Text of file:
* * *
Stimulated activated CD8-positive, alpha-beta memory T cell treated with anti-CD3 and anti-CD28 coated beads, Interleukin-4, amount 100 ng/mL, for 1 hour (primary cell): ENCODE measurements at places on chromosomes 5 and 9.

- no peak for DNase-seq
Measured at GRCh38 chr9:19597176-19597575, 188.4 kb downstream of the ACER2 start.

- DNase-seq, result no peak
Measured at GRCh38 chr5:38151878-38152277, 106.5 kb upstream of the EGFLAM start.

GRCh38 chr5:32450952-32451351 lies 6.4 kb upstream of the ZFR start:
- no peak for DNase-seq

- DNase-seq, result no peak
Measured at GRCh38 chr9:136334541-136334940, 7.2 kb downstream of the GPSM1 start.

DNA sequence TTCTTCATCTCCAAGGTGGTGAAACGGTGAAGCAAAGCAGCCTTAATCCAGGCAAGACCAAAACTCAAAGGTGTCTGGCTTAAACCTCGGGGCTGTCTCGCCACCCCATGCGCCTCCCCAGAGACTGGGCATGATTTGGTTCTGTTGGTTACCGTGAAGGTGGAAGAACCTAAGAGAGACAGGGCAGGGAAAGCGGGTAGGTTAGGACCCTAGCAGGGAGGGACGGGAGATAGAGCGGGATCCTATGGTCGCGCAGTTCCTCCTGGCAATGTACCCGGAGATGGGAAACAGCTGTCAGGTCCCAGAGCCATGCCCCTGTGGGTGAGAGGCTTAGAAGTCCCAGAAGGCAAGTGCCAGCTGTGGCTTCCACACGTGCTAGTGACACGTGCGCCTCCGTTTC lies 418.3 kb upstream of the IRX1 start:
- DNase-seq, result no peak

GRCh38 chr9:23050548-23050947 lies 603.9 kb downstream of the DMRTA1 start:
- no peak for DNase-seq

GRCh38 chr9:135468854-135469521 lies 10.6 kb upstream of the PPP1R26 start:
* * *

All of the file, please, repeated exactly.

Stimulated activated CD8-positive, alpha-beta memory T cell treated with anti-CD3 and anti-CD28 coated beads, Interleukin-4, amount 100 ng/mL, for 1 hour (primary cell): ENCODE measurements at places on chromosomes 5 and 9.

- no peak for DNase-seq
Measured at GRCh38 chr9:19597176-19597575, 188.4 kb downstream of the ACER2 start.

- DNase-seq, result no peak
Measured at GRCh38 chr5:38151878-38152277, 106.5 kb upstream of the EGFLAM start.

GRCh38 chr5:32450952-32451351 lies 6.4 kb upstream of the ZFR start:
- no peak for DNase-seq

- DNase-seq, result no peak
Measured at GRCh38 chr9:136334541-136334940, 7.2 kb downstream of the GPSM1 start.

DNA sequence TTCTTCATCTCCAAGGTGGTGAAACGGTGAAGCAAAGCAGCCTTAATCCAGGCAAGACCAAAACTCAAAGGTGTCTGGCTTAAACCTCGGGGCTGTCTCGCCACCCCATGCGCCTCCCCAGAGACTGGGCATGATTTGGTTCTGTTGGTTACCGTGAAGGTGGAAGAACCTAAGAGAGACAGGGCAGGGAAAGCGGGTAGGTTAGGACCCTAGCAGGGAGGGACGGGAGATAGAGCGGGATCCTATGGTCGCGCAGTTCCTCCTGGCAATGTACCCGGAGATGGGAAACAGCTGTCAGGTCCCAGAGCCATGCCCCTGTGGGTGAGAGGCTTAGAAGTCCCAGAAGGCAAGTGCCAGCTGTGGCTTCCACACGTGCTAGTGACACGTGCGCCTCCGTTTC lies 418.3 kb upstream of the IRX1 start:
- DNase-seq, result no peak

GRCh38 chr9:23050548-23050947 lies 603.9 kb downstream of the DMRTA1 start:
- no peak for DNase-seq

GRCh38 chr9:135468854-135469521 lies 10.6 kb upstream of the PPP1R26 start: